“Netflix and The cable channel tied for 23 awards each. It was the first time in almost 20 years that HBO didn’t dominate the Emmy 2018 Awards.”

“Netflix and The cable channel tied for 23 awards each. It was the first time in almost 20 years that HBO didn’t dominate the Emmy 2018 Awards.”

It started in April 14th 1998,
from a small startup – Netflix

“It was the first time in almost 20 years that HBO didn’t dominate the Emmy 2018 Awards. Netflix and The cable channel tied for 23 awards each.”

Those who follows me know that I often criticize the startup fever, which is when entrepreneurs and enthusiastic bloggers are more excited about the tens of millions of dollars fundraised than about building a business, gaining customers, and revenue.

Yet, sometimes we tend to forget the tremendous effect of startups on the technology revolution, which has been the biggest revolution humanity has experienced.

Netflix totally changed the way people consume movies and shows. And while it went down the familiar road of fundraising, the company was entirely focused on creating awareness, attracting customers and gaining revenues from its very first days.


Four successful entrepreneurs tell their story of getting started

We often get questions about how to create a new entrepreneurship and how to bring in the first customers. On my podcast, REACH OR MISS, I interview successful entrepreneurs and opinion leaders, asking them about various aspects of entrepreneurship, like their approach and useful tools, which led them to succeed.


Entrepreneurial marketing and sales are incredibly challenging.

How do you find the biggest market opportunity and need for a brand new product in a market that probably doesn’t exist yet?

Four successful entrepreneurs shared their stories about how they started their businesses.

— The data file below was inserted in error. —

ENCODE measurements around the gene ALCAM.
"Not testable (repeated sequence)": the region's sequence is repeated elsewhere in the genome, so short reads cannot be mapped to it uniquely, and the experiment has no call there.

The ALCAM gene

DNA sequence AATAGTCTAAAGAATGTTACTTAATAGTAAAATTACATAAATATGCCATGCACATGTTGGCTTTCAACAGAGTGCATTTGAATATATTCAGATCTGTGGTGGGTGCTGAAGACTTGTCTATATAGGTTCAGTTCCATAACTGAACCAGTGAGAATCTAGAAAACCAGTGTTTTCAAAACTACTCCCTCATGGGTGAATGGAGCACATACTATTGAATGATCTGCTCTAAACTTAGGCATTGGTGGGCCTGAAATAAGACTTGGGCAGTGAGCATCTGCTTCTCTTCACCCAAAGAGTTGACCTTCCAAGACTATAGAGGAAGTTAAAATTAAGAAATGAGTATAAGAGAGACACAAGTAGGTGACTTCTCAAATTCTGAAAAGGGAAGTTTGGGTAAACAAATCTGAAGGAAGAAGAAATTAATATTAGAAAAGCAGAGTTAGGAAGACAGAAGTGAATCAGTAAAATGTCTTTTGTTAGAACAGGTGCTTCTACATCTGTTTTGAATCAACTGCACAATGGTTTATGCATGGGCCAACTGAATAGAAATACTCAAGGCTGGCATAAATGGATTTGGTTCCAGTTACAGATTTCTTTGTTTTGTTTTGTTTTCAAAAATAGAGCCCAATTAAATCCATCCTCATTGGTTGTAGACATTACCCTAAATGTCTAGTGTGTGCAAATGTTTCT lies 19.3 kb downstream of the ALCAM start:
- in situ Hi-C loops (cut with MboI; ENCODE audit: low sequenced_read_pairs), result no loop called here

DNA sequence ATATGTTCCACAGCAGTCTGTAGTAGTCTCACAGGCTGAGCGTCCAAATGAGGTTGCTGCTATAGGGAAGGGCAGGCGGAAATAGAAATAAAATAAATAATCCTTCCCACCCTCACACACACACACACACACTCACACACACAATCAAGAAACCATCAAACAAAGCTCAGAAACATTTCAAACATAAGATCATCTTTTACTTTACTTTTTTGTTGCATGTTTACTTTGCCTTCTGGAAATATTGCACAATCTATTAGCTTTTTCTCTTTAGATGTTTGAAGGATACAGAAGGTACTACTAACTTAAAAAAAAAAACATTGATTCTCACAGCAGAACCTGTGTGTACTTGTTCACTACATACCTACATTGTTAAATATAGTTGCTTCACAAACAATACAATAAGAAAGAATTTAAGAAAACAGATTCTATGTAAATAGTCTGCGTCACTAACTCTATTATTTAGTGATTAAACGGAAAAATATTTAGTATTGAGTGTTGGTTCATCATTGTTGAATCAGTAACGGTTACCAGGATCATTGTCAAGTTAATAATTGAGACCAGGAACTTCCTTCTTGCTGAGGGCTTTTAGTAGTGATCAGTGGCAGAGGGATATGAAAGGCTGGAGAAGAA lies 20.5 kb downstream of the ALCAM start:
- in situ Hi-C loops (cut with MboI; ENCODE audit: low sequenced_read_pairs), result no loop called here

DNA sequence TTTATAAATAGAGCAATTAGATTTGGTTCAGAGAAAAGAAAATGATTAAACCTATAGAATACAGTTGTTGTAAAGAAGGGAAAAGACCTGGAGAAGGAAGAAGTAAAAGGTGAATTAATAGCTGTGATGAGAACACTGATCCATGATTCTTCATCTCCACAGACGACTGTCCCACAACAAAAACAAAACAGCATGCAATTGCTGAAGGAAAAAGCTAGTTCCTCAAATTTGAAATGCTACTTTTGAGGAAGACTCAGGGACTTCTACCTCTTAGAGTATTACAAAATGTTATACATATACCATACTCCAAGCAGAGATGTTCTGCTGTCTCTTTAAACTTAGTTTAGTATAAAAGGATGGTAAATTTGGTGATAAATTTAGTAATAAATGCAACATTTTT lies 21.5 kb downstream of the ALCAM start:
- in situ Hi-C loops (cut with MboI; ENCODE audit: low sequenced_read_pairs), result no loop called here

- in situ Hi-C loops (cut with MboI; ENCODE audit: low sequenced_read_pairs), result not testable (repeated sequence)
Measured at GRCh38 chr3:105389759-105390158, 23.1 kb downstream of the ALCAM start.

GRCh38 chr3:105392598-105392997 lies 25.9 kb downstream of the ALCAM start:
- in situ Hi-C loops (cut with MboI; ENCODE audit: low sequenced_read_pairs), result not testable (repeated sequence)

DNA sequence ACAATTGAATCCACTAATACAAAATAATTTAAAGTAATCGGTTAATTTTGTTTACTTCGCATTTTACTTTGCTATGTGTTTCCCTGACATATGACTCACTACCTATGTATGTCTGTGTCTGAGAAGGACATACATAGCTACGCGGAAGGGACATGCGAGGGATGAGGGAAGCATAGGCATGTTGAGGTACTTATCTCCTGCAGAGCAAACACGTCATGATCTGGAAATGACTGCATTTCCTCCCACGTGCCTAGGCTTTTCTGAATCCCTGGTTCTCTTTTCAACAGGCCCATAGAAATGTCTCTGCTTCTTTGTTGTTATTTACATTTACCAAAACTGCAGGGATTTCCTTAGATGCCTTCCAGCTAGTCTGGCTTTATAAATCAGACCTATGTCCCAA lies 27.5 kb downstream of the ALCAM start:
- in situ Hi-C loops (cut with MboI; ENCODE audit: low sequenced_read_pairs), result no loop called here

Joe Pulizzi is founder of Content Marketing Institute, which includes the largest in-person content marketing event in the world, Content Marketing World. The company had a successful exit in June 2016.

I asked Joe about his beginning and how their customer approach led to their success.

Joe’s marketing breakthrough

  • I’m sort of the evangelist for content marketing. I‘ve been doing this for 20 years, talking to companies of all sizes about how to build audiences through valuable content creation in order to see profitable behavior changes. I started the content business in 2000, started my own company in 2007, and we just had an exit in 2016. We sold it to UBM, the largest events media company in the world; it’s has been a pleasure working with them!

The first success story

  • It wasn’t just one thing. The success that we built was in bringing this community of marketers and content creators together. I remember the day we hit 10000 subscribers, 10000 people that opted-in to receive our marketing, and when the opinion leaders like Guy Kawasaki, Seth Godin, and the like started to use the term ‘Content Marketing’, which was a phrase we started spreading around… However, everything was about creating content specifically around a customer’s problem.


Want to hear the the podcast: The marketing campaigns successful entrepreneurs used to breakthrough into the market


David Beebe was declared by AdWeek as a “Branded Content Master Who Makes it OK to Love Marketing” and is an Emmy-award and Cannes Lions winner.

David brought his expertise in story telling from Hollywood to the world of business marketing.

Storytelling in marketing campaigns

  • Storytelling has been a part of my life from the beginning. Working with corporations on marketing or with the content creation units; and working in TV for 15 years, producing television shows like Grey’s Anatomy, Ugly Betty, LOST; producing all the derivative content, Webisodes and behind the scenes; that’s storytelling and that’s what consumers are watching. You go to the brand side and you apply the idea of ‘think like a publisher,’ ‘think and act like a media company’, because consumers want content. They don’t care where it comes from or who produces it, as long as it is entertaining, informative, and valuable. In fact, they understand that brands need to advertise and market, but they appreciate when the content provides value to them first versus pitching those features and benefits.
  • Traditional marketing is pitching features and benefits, but it’s interruptive in nature. It interrupts what the consumers are doing. It comes in the form of TV commercials, banner ads, and interruptive emails. It’s not delivered at the right time or the right place. You can still deliver content, but deliver content that provides value first while entertaining and informing the consumer versus interrupting them.
  • Content marketing and brand storytelling should be connected to all the other types of marketing. It’s not the only type of marketing, but it should be a big piece of it, and it all fits together.